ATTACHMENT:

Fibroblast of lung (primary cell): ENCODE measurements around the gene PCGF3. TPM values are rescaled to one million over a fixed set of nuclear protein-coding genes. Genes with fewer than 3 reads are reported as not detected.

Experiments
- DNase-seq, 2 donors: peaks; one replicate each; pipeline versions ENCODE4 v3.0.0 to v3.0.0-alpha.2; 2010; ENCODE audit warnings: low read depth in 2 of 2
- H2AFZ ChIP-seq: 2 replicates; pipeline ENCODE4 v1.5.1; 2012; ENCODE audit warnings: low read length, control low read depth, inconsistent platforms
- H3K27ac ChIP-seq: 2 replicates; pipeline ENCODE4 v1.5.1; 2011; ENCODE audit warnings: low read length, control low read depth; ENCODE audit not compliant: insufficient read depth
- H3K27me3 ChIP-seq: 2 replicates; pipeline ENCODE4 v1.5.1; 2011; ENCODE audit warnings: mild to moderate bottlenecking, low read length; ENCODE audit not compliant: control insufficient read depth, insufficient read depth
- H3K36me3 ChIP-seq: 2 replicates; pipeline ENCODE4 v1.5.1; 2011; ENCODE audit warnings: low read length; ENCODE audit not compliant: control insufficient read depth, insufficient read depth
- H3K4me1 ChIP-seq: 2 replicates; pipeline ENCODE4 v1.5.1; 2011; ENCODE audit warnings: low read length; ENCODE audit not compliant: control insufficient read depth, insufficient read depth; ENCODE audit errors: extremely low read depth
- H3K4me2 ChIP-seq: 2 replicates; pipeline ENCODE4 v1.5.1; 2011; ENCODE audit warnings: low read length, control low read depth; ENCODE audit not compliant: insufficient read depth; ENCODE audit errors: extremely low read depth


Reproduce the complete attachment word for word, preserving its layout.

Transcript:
Fibroblast of lung (primary cell): ENCODE measurements around the gene PCGF3. TPM values are rescaled to one million over a fixed set of nuclear protein-coding genes. Genes with fewer than 3 reads are reported as not detected.

Experiments
- DNase-seq, 2 donors: peaks; one replicate each; pipeline versions ENCODE4 v3.0.0 to v3.0.0-alpha.2; 2010; ENCODE audit warnings: low read depth in 2 of 2
- H2AFZ ChIP-seq: 2 replicates; pipeline ENCODE4 v1.5.1; 2012; ENCODE audit warnings: low read length, control low read depth, inconsistent platforms
- H3K27ac ChIP-seq: 2 replicates; pipeline ENCODE4 v1.5.1; 2011; ENCODE audit warnings: low read length, control low read depth; ENCODE audit not compliant: insufficient read depth
- H3K27me3 ChIP-seq: 2 replicates; pipeline ENCODE4 v1.5.1; 2011; ENCODE audit warnings: mild to moderate bottlenecking, low read length; ENCODE audit not compliant: control insufficient read depth, insufficient read depth
- H3K36me3 ChIP-seq: 2 replicates; pipeline ENCODE4 v1.5.1; 2011; ENCODE audit warnings: low read length; ENCODE audit not compliant: control insufficient read depth, insufficient read depth
- H3K4me1 ChIP-seq: 2 replicates; pipeline ENCODE4 v1.5.1; 2011; ENCODE audit warnings: low read length; ENCODE audit not compliant: control insufficient read depth, insufficient read depth; ENCODE audit errors: extremely low read depth
- H3K4me2 ChIP-seq: 2 replicates; pipeline ENCODE4 v1.5.1; 2011; ENCODE audit warnings: low read length, control low read depth; ENCODE audit not compliant: insufficient read depth; ENCODE audit errors: extremely low read depth